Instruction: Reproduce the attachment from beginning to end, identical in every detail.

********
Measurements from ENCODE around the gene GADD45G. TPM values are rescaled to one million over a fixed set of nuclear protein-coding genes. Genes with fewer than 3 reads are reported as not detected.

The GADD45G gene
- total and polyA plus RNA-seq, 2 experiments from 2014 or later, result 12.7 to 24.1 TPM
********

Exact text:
Measurements from ENCODE around the gene GADD45G. TPM values are rescaled to one million over a fixed set of nuclear protein-coding genes. Genes with fewer than 3 reads are reported as not detected.

The GADD45G gene
- total and polyA plus RNA-seq, 2 experiments from 2014 or later, result 12.7 to 24.1 TPM